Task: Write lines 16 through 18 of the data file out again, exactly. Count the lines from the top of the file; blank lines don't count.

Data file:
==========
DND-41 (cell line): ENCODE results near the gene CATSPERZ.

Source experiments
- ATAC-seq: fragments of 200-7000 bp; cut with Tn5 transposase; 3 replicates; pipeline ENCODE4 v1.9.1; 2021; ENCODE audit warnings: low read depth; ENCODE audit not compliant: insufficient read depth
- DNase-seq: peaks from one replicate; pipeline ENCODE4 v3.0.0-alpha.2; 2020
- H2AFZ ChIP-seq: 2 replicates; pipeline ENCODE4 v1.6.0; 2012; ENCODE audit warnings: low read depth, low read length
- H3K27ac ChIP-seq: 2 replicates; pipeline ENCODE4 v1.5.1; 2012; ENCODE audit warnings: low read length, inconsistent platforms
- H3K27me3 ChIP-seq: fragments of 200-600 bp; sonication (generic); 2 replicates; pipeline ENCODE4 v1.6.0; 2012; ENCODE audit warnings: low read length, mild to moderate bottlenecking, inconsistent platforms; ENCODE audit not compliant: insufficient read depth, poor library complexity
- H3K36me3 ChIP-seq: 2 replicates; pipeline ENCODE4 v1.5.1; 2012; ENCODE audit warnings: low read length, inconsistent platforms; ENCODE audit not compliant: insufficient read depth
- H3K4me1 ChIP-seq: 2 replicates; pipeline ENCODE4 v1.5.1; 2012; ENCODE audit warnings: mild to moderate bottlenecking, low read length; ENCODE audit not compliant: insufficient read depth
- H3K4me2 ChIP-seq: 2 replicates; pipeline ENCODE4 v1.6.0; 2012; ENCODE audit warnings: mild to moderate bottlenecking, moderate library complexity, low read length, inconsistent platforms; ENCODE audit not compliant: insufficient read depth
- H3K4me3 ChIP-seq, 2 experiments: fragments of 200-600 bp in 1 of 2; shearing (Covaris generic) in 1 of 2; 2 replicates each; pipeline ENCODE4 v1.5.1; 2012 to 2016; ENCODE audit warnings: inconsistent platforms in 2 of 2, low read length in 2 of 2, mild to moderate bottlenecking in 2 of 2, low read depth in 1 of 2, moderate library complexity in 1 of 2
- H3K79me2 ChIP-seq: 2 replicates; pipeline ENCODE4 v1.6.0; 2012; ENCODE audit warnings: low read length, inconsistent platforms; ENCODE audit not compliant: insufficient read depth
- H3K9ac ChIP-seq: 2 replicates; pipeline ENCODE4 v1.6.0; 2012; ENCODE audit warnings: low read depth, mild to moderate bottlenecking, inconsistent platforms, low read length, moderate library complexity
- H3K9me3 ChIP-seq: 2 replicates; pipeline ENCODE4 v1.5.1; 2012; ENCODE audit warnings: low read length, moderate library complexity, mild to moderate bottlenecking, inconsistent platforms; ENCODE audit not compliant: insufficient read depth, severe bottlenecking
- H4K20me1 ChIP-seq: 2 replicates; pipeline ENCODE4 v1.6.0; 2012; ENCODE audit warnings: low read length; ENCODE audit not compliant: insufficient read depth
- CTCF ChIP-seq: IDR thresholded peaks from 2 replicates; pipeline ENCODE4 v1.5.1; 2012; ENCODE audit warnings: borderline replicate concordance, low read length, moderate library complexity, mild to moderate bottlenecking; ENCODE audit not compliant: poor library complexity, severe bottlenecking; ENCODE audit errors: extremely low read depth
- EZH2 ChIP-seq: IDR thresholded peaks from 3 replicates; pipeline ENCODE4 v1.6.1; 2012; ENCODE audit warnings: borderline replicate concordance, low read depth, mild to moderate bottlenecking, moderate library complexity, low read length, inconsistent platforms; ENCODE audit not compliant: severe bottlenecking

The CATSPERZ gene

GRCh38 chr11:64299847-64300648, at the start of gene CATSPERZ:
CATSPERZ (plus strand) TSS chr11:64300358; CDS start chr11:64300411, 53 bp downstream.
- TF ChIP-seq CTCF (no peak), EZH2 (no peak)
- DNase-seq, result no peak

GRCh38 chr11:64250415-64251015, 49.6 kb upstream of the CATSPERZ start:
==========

- CTCF ChIP-seq: IDR thresholded peaks from 2 replicates; pipeline ENCODE4 v1.5.1; 2012; ENCODE audit warnings: borderline replicate concordance, low read length, moderate library complexity, mild to moderate bottlenecking; ENCODE audit not compliant: poor library complexity, severe bottlenecking; ENCODE audit errors: extremely low read depth
- EZH2 ChIP-seq: IDR thresholded peaks from 3 replicates; pipeline ENCODE4 v1.6.1; 2012; ENCODE audit warnings: borderline replicate concordance, low read depth, mild to moderate bottlenecking, moderate library complexity, low read length, inconsistent platforms; ENCODE audit not compliant: severe bottlenecking

The CATSPERZ gene